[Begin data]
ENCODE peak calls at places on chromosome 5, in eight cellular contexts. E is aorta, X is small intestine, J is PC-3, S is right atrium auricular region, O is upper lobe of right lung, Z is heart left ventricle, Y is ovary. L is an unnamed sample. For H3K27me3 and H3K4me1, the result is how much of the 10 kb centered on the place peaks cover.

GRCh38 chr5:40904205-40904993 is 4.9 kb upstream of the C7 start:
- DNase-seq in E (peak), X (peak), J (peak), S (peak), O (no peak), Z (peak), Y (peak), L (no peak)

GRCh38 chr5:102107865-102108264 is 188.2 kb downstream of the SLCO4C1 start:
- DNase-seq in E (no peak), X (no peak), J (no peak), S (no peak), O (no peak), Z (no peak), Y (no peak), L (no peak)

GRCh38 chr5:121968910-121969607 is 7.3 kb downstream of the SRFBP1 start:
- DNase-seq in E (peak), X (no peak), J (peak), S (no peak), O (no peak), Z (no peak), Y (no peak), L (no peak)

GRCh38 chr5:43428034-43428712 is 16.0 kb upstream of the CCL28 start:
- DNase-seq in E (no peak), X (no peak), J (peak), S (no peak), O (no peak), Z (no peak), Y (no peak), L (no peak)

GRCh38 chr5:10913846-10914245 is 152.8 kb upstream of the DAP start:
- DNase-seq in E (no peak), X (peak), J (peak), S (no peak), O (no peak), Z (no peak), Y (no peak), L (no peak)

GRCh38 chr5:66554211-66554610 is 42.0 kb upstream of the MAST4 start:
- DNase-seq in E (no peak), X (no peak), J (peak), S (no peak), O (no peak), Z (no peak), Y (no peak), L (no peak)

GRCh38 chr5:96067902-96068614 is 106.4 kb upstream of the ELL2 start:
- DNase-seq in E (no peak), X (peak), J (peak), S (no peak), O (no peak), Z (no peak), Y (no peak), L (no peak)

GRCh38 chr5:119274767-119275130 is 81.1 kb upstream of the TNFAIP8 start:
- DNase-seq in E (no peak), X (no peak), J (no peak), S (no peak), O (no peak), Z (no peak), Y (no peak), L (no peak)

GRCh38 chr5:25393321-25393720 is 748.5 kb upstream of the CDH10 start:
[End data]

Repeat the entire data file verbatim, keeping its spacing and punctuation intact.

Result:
ENCODE peak calls at places on chromosome 5, in eight cellular contexts. E is aorta, X is small intestine, J is PC-3, S is right atrium auricular region, O is upper lobe of right lung, Z is heart left ventricle, Y is ovary. L is an unnamed sample. For H3K27me3 and H3K4me1, the result is how much of the 10 kb centered on the place peaks cover.

GRCh38 chr5:40904205-40904993 is 4.9 kb upstream of the C7 start:
- DNase-seq in E (peak), X (peak), J (peak), S (peak), O (no peak), Z (peak), Y (peak), L (no peak)

GRCh38 chr5:102107865-102108264 is 188.2 kb downstream of the SLCO4C1 start:
- DNase-seq in E (no peak), X (no peak), J (no peak), S (no peak), O (no peak), Z (no peak), Y (no peak), L (no peak)

GRCh38 chr5:121968910-121969607 is 7.3 kb downstream of the SRFBP1 start:
- DNase-seq in E (peak), X (no peak), J (peak), S (no peak), O (no peak), Z (no peak), Y (no peak), L (no peak)

GRCh38 chr5:43428034-43428712 is 16.0 kb upstream of the CCL28 start:
- DNase-seq in E (no peak), X (no peak), J (peak), S (no peak), O (no peak), Z (no peak), Y (no peak), L (no peak)

GRCh38 chr5:10913846-10914245 is 152.8 kb upstream of the DAP start:
- DNase-seq in E (no peak), X (peak), J (peak), S (no peak), O (no peak), Z (no peak), Y (no peak), L (no peak)

GRCh38 chr5:66554211-66554610 is 42.0 kb upstream of the MAST4 start:
- DNase-seq in E (no peak), X (no peak), J (peak), S (no peak), O (no peak), Z (no peak), Y (no peak), L (no peak)

GRCh38 chr5:96067902-96068614 is 106.4 kb upstream of the ELL2 start:
- DNase-seq in E (no peak), X (peak), J (peak), S (no peak), O (no peak), Z (no peak), Y (no peak), L (no peak)

GRCh38 chr5:119274767-119275130 is 81.1 kb upstream of the TNFAIP8 start:
- DNase-seq in E (no peak), X (no peak), J (no peak), S (no peak), O (no peak), Z (no peak), Y (no peak), L (no peak)

GRCh38 chr5:25393321-25393720 is 748.5 kb upstream of the CDH10 start: